It is the second longest streak since 2005

(CNN) – Drivers in the United States have something to cheer about: a historic drop in gasoline prices.

Since the fuel hit a record $5.02 per gallon on June 14, 2022, the national average price of regular gasoline has fallen every day, according to the American Automobile Association (AAA).

This streak of 70 consecutive days of low gas prices is the second longest streak since 2005, Bespoke Investment Group said in a report titled “America’s Great Summer of Falling Gas Prices.”

The national average for a gallon of regular gasoline fell to $3.89 on Tuesday, down from $4.38 the previous month.

And while prices are up 73 cents from a year ago, the latest drop is significant. Especially if we take into account the inflationary alarms caused by the increase in the cost of gasoline above 5 US dollars just two months ago.

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The longest streak since 2005 was the 117-day streak that ended in January 2015, according to Bespoke. Now, the report notes that the percentage drop in gasoline prices so far this month is the sharpest on record at this point in August.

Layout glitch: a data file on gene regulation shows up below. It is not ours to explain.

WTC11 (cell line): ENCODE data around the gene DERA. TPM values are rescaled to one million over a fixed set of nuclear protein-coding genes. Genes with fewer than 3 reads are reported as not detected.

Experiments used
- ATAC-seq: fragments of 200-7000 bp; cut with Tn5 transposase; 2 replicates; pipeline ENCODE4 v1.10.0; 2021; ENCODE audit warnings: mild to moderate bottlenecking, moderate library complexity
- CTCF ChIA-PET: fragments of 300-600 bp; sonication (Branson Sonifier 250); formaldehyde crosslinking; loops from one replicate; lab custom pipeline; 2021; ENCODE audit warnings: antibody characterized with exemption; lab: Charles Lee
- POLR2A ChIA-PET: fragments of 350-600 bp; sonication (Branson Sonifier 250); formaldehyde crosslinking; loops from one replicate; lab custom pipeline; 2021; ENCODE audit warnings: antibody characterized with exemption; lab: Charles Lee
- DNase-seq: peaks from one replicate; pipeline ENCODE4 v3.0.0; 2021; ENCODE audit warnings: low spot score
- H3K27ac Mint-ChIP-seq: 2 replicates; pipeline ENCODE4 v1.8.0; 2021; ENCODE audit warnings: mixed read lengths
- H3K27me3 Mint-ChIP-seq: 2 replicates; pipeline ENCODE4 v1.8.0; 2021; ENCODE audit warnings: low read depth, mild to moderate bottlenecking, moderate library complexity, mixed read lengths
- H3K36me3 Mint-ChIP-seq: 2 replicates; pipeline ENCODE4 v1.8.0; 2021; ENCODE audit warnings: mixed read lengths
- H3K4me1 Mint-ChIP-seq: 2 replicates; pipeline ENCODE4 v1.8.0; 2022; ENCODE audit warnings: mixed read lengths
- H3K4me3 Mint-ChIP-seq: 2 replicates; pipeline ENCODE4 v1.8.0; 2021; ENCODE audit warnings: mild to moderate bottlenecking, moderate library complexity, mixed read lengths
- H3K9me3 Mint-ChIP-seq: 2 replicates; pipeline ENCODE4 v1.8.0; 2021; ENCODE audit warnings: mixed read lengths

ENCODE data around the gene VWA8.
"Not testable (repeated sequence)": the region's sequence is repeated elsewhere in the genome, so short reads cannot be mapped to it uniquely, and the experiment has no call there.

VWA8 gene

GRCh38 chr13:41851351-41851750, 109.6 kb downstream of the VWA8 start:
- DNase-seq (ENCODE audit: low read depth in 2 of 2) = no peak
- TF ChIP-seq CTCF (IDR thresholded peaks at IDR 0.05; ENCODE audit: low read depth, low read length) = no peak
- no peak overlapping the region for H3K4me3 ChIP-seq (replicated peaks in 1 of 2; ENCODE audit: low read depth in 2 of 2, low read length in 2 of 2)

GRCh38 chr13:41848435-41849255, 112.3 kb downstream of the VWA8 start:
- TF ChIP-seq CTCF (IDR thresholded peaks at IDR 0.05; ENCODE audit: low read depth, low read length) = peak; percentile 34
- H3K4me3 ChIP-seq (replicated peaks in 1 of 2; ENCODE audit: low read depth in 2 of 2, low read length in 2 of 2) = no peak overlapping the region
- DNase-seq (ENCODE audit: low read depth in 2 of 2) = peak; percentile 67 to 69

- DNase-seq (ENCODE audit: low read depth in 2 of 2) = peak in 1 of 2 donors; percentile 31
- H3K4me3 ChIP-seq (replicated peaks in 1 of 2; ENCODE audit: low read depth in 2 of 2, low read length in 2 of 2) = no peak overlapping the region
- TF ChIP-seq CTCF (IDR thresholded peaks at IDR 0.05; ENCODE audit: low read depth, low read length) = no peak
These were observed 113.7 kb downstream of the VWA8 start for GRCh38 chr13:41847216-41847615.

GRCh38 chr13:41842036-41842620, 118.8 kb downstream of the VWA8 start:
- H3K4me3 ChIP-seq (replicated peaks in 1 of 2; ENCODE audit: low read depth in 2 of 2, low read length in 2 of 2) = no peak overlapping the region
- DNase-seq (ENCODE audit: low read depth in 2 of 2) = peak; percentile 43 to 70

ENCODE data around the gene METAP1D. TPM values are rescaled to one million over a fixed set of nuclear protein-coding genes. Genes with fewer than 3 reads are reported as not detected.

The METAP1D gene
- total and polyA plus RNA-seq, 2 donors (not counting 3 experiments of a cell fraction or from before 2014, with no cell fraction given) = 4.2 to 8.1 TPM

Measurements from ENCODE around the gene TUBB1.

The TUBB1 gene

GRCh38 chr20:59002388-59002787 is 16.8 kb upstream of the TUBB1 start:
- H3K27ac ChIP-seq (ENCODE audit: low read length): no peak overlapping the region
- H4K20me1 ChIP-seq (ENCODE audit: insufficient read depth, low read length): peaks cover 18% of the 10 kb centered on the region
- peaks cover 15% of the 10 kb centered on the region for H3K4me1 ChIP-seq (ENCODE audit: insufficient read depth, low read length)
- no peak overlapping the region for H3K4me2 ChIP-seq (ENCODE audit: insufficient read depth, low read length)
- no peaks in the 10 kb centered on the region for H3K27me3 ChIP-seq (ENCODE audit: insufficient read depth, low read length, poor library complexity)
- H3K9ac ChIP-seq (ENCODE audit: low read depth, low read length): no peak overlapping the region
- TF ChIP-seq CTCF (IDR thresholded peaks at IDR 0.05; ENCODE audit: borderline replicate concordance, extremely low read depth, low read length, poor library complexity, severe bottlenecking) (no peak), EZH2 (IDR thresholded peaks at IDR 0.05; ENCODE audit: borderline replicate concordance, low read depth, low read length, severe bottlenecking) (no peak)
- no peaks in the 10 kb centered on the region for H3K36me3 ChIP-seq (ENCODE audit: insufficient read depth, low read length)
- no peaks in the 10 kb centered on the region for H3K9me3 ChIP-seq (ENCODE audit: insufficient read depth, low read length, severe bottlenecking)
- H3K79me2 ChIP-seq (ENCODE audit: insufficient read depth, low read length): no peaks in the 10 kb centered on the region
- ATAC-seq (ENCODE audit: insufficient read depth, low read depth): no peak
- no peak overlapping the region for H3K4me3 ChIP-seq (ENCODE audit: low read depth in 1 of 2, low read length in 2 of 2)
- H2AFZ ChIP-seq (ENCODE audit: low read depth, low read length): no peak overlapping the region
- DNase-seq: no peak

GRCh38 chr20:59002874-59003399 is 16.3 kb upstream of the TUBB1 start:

Why do gasoline prices drop?

There are a number of factors behind lower gas prices this summer. And not all of them are positive.

First, the $5 cap is a turning point for many drivers, as some have chosen to use their cars less. This drop in demand helped balance the market.

At the same time, fears of a US recession and concerns about the Chinese economy sent oil prices down sharply. Which ended up dragging the fuel numbers down.

On the supply side, the unprecedented release of emergency oil into the national reserve ordered by the Biden administration helped ease the pressure on energy prices.

At its peak in mid-June, the national average for regular gasoline rose by a staggering 50% for the year. But with the summer down, prices are now up about 19% this year. That’s just one percentage point more than the average year-to-date change for each year since 2005, according to Bespoke.

“Who would have thought during the spring that by late summer we would only see an increase in gasoline prices by an average of a year?” On-Demand analysts wrote in the report.

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However, this streak of low gasoline prices could end if oil costs continue to rise.

After falling to $86.53 a barrel, the lowest in nearly eight months, last week, US crude rose 3% on Tuesday. It rose again above $93, a sign that OPEC and its allies may take action.

Saudi Energy Minister told Bloomberg News that OPEC+ may have to cut production. He added that “extreme” volatility and illiquidity meant the futures market was increasingly “decoupled” from fundamentals.

The OPEC+ production cut would represent a major shift from the influential group of producers and could push oil prices higher.

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